The global crisis – which spread to nearly all the developed economies and reduced world growth during the first decade of this new century – is on the way to being brought under control. However, its cost in human and financial terms has been considerable: unemployment has reached an unacceptable level, financial institutions and markets have been shaken and budget deficits are threatening to become unmanageable.
The aim of this report is not to put in the dock all the factors that contributed to the crisis, be they the relative importance of erroneous economic policies, the structural weaknesses of financial institutions, failures in regulation and supervision or the shortcomings of international monetary mechanisms. It is true that progress has recently been made, but a great deal has yet to be done in the financial sector. The present report will set out to reform the international monetary system (IMS). Indeed, we do not think sufficient attention has been given to the importance of the IMS.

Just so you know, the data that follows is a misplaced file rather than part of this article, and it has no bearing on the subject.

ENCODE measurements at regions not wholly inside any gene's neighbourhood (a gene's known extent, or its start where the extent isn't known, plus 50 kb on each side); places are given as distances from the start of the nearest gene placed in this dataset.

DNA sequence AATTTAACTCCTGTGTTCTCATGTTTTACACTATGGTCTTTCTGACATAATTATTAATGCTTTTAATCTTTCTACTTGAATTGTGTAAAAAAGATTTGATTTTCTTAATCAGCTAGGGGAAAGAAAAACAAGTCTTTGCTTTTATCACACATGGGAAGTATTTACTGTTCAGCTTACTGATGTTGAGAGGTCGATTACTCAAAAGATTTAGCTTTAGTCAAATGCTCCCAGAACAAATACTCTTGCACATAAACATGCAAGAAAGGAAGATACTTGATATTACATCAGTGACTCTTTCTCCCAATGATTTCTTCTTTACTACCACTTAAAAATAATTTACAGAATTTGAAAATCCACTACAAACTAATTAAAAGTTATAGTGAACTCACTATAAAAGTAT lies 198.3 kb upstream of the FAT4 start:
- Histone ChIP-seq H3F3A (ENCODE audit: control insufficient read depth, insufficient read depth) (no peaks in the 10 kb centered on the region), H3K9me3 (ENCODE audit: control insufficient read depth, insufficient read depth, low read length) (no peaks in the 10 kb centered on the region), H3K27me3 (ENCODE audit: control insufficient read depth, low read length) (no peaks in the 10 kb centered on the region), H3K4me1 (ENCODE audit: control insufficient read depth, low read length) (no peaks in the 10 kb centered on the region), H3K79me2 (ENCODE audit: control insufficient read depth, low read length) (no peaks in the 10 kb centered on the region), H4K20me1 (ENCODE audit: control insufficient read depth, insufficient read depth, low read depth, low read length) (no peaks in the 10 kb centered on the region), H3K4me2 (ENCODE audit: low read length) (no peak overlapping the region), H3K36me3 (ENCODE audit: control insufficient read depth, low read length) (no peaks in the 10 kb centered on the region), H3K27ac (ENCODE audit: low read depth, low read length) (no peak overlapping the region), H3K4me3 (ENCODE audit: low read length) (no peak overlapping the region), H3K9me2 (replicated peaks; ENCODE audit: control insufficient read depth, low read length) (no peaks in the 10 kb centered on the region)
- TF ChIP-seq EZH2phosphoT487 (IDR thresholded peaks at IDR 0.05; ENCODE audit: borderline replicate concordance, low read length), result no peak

At the Toronto summit, the G20 leaders set themselves a common goal: “to build a more stable and resilient international monetary system”. The inherent risks in the current system (a “non-system”, according to many observers) are in fact too significant to be overlooked. They include a retreat into a fragmented economic system vulnerable to protectionist pressures and recourse to incompatible national or regional policies. In a word, progress towards open, competitive markets on a global scale – which has brought so many benefits for such a large section of the world’s population – is now under threat.
As former ministers, central bank governors and leaders of national and international institutions, we are only too well aware of the weaknesses and failings of the current system. This document sets out our diagnosis, and a few reform guidelines for more cooperative governance of the global monetary system which may ensure the discipline and stability necessary for sustainable growth that creates jobs./.